Data for keyword search advertising for the month of February is set to be released tomorrow by industry research firm comScore (NASDAQ:SCOR), according to William Blair & Co. analyst Troy Mastin, and the data may not be encouraging for Google (NASDAQ:GOOG), he thinks. February’s paid click stats for Google likely won’t show much of an improvement from January, when comScore said the number of Web-site clicks for which Google gets paid by advertisershad not risen at all in January. That reported prompted a more than 6% sell-off in Google shares.
Mastin thinks tomorrow’s report will “show only modest signs of improvement” over January’s data. Looking at Google’s overall volume of keyword searches, he sees a potentially disturbing statistic in that Google’s keyword searches rose only rose 26.4% in February, as comScore reported last week, compared to 36.9% in January. If comScore reports lackluster paid clicks for Google tomorrow, Mastin thinks a slowdown in advertising is likely a culprit. While comScore has stated that Google has been tweaking the algorithm it uses for counting paid clicks, Mastin says that’s not the whole story. Mastin said he surveyed a number of search-engine marketing firms, which follow the industry, and they mostly “acknowledged that they are seeing a slowdown that is more than normal cyclicality.”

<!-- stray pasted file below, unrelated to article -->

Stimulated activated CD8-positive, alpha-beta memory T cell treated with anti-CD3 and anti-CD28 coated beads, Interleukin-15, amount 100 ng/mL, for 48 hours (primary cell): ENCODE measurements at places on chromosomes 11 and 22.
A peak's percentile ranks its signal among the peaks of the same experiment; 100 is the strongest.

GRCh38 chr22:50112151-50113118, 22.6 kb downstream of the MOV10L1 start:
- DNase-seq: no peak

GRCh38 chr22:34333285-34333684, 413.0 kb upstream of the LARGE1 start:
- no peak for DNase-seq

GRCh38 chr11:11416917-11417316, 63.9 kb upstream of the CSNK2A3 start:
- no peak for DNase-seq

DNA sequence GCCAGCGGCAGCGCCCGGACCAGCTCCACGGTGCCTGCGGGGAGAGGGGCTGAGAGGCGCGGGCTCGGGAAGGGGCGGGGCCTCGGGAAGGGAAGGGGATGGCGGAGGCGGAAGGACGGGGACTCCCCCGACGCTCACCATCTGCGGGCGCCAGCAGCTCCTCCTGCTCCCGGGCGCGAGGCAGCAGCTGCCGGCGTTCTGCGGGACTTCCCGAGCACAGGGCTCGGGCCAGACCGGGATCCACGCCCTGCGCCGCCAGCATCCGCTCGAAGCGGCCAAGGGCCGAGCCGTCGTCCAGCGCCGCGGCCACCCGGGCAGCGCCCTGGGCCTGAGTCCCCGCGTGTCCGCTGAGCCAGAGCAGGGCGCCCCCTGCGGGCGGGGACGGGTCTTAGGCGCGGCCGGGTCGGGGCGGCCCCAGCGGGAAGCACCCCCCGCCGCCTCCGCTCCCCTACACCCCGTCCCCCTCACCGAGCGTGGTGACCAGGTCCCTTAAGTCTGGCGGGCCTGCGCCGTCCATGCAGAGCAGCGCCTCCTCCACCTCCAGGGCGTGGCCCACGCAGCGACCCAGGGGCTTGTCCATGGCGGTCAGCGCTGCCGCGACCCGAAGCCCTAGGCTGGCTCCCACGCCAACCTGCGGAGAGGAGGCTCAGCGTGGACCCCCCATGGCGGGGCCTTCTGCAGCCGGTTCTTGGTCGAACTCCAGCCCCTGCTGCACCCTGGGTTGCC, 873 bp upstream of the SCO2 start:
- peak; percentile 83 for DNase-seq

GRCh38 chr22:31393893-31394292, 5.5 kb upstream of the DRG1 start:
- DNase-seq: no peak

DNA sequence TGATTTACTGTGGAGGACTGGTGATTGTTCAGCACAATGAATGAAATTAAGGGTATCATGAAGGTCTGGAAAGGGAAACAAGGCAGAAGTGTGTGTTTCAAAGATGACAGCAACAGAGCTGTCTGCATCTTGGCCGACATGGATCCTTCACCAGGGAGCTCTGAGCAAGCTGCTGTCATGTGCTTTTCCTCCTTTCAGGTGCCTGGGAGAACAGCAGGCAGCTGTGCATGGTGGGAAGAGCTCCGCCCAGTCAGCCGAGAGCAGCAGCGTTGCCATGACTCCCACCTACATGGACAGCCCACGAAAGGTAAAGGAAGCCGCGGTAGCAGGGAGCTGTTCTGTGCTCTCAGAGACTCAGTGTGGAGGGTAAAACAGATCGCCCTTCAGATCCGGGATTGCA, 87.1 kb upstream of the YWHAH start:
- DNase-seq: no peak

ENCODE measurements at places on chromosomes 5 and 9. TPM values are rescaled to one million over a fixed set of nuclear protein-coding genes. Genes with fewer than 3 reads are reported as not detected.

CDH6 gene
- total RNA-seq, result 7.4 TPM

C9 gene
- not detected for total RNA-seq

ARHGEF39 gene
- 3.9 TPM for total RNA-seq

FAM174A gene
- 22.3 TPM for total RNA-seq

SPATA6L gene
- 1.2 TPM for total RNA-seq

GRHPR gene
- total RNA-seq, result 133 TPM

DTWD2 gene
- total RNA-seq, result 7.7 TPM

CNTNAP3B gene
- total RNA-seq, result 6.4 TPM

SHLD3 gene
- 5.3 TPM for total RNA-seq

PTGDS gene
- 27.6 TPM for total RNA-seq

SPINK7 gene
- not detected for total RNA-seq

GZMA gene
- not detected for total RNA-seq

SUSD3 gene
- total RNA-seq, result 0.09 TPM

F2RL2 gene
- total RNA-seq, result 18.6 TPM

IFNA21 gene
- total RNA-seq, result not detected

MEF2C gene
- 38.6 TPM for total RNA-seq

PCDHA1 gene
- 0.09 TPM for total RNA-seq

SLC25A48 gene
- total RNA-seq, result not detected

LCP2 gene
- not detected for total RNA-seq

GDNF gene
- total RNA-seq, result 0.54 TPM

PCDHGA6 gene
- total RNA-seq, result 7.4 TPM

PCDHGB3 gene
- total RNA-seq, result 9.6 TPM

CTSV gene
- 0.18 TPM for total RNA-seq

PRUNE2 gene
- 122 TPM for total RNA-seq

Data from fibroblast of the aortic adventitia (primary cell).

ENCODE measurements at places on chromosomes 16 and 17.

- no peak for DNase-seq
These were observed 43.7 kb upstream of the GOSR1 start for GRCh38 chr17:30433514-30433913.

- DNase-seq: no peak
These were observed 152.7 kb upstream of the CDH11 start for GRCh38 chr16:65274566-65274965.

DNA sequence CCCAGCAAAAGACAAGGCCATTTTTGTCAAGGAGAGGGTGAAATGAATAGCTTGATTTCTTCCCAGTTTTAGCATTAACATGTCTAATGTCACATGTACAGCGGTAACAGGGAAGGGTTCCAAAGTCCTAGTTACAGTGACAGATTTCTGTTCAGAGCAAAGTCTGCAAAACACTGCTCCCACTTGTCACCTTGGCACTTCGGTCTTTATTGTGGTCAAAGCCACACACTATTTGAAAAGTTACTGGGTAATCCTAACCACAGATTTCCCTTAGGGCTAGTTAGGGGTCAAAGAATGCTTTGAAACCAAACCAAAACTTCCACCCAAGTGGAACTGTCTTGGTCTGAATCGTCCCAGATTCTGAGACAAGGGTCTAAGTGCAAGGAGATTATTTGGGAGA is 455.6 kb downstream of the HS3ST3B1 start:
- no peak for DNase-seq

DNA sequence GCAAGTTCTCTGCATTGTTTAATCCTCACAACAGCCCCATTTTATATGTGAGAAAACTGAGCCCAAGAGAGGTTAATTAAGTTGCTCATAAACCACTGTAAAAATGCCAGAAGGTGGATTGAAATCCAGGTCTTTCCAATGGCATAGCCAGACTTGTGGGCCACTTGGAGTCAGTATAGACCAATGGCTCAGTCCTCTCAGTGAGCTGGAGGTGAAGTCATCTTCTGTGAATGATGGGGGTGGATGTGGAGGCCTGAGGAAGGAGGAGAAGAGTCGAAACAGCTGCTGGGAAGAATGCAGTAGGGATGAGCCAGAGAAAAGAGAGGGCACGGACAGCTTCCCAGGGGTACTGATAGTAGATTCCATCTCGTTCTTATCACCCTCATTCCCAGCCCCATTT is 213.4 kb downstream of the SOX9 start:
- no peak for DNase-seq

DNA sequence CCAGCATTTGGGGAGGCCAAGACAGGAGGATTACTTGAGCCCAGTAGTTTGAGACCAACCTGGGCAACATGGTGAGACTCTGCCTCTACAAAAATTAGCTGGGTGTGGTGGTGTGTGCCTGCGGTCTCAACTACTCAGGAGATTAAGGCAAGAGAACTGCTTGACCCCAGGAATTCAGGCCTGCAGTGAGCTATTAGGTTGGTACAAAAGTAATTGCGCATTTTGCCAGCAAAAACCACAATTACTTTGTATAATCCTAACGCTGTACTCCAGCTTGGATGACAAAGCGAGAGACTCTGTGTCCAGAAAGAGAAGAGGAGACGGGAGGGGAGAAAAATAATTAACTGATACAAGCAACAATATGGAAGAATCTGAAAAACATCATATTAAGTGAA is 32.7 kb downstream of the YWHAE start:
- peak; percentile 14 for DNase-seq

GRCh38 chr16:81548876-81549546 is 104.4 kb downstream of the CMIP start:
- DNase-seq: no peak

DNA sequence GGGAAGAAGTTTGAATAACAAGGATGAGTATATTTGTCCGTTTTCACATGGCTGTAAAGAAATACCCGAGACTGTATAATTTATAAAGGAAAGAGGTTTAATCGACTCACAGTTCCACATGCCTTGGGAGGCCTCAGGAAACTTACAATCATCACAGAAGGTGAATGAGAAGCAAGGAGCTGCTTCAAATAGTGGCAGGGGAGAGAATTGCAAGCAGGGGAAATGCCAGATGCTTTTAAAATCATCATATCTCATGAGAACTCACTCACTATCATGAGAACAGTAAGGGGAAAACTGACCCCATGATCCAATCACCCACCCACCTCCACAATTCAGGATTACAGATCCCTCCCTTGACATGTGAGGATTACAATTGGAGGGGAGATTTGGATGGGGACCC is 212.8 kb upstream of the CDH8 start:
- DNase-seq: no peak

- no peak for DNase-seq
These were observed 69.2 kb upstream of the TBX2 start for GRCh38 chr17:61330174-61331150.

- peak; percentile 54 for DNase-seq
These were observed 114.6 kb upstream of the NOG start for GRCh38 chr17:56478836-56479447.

He goes on, “A meaningful portion of the decline [in growth of paid clicks at Google] is probably also due to a maturation of the industry and/or the cyclical exposure of the sector given poor economic conditions.” Mastin believes there’s a chance Google will not make consensus estimates for $4.64 in EPS and $3.66 in revenue for the current quarter. Still, he has an Outperform rating on the stock and views it as an attractive investment “long-term” based on a P/E of 18 times next year’s estimated profit.